I've just been looking in Partial Methods and Linq (http://blog.benhall.me.uk/2007/07/partial-methods-in-linq.html) and found either a bug or something which is unclear and confusing.
On the Data Context, if I implement and of the Insert,Update,Delete partial methods then when I try and perform that action on the database and the SQL is never generated. However, the partial method is called. If we use the Console.out as the Linq's output source or SQL Profiler this shows no sql queries being executed.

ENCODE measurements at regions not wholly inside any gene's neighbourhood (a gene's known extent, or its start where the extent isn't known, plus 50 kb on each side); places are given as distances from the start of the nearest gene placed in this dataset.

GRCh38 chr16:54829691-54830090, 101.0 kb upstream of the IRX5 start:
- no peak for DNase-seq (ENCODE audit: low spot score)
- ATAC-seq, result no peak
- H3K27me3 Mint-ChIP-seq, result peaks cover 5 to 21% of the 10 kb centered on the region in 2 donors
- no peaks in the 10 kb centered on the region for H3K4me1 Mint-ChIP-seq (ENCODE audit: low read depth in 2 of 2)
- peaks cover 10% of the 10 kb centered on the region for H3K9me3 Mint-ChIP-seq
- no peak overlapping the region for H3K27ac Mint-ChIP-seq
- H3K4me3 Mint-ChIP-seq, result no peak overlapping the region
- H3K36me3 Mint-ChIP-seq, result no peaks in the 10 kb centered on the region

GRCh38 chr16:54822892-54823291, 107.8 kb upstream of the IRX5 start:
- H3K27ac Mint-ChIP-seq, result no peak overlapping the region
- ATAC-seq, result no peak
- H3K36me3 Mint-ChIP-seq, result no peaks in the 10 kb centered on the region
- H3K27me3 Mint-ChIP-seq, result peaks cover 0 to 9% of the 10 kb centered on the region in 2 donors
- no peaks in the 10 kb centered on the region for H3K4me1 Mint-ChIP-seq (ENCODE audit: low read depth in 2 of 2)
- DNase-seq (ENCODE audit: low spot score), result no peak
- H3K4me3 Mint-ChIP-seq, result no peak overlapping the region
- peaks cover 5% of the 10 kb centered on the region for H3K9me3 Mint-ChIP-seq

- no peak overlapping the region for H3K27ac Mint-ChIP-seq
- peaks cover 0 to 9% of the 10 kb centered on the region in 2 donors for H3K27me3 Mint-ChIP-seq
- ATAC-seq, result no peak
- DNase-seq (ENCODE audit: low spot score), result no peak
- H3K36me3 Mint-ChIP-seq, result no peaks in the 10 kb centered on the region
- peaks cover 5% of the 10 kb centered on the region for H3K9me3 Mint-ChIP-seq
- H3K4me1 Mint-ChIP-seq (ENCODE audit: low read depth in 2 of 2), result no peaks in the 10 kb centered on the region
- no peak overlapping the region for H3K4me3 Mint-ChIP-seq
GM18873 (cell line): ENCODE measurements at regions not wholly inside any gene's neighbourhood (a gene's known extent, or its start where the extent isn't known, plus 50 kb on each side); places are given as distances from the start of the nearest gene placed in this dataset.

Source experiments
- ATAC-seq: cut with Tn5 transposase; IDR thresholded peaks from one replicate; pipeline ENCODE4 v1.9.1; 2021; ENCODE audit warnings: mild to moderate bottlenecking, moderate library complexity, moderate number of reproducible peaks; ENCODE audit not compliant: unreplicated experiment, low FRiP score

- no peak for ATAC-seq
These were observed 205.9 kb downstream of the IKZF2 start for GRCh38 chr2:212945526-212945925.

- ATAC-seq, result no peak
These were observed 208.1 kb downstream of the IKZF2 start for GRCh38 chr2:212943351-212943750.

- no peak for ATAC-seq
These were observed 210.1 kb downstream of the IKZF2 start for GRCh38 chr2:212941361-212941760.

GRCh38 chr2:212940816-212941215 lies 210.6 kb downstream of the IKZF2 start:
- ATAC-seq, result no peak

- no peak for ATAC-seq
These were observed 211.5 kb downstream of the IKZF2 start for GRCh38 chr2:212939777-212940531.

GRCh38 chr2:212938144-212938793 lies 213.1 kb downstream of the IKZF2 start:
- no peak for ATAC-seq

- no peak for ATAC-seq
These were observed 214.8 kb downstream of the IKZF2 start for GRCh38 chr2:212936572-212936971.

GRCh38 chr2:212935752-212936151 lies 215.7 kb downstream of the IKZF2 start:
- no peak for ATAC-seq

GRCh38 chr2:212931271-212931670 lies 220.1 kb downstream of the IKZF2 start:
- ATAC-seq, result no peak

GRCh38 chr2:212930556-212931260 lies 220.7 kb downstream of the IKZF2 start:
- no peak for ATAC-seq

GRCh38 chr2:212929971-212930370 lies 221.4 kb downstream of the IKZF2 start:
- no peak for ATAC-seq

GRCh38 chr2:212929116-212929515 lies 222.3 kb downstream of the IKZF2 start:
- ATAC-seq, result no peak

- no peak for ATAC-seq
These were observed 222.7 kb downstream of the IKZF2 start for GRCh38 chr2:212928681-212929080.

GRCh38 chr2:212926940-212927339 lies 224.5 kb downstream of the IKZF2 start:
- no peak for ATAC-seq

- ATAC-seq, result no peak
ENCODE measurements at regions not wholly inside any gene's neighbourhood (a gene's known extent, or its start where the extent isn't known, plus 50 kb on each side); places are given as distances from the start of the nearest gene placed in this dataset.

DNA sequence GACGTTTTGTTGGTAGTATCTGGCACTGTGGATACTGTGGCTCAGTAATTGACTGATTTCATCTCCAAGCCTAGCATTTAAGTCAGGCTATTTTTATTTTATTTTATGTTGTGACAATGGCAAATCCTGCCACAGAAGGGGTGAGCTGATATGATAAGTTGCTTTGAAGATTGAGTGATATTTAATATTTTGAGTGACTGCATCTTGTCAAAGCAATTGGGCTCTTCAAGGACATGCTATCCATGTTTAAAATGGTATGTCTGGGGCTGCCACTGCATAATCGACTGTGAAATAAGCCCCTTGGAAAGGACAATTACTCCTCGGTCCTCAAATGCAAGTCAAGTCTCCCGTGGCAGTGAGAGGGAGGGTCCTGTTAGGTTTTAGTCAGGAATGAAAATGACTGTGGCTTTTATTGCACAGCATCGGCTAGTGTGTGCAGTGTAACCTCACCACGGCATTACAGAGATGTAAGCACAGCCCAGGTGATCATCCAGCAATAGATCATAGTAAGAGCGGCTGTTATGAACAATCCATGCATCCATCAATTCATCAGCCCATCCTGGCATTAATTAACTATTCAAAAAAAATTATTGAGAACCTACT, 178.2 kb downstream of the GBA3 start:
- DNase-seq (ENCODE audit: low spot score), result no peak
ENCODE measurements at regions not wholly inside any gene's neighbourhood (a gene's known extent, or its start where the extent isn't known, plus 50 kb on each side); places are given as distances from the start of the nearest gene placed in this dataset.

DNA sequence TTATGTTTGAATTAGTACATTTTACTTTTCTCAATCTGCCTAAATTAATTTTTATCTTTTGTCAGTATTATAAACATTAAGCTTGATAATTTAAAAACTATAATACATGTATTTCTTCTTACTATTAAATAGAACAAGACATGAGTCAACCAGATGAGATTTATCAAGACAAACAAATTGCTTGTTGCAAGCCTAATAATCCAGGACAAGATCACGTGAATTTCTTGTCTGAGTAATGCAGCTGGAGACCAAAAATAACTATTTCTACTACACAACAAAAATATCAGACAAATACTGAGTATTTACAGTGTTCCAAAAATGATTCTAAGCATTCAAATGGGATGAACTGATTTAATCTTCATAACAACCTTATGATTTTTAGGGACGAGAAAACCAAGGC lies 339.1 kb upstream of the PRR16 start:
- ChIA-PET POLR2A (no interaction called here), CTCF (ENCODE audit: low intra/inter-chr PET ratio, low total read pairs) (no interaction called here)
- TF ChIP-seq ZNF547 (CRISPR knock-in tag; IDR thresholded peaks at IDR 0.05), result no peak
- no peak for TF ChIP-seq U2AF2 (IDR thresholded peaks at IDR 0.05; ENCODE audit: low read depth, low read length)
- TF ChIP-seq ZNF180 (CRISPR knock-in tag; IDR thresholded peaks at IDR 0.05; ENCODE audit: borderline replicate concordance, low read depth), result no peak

If we have this code in a partial datacontext class:
partial void UpdateOrder(Order instance)
Then doing a simple update such as this would not work:
List<Order> table = query.ToList<Order>();
table.ShipName = DateTime.Now.ToString();
Now, if this is not a bug and is by design then it could be a lot clearer. I don't like the fact that a method could either be a hook or override functionality without any clear indication to which one it is.
As mentioned in the post, something like partial override void .....() would be better and demostrate that something is being changed and not extended.
Just an idea..... hope this is useful to you.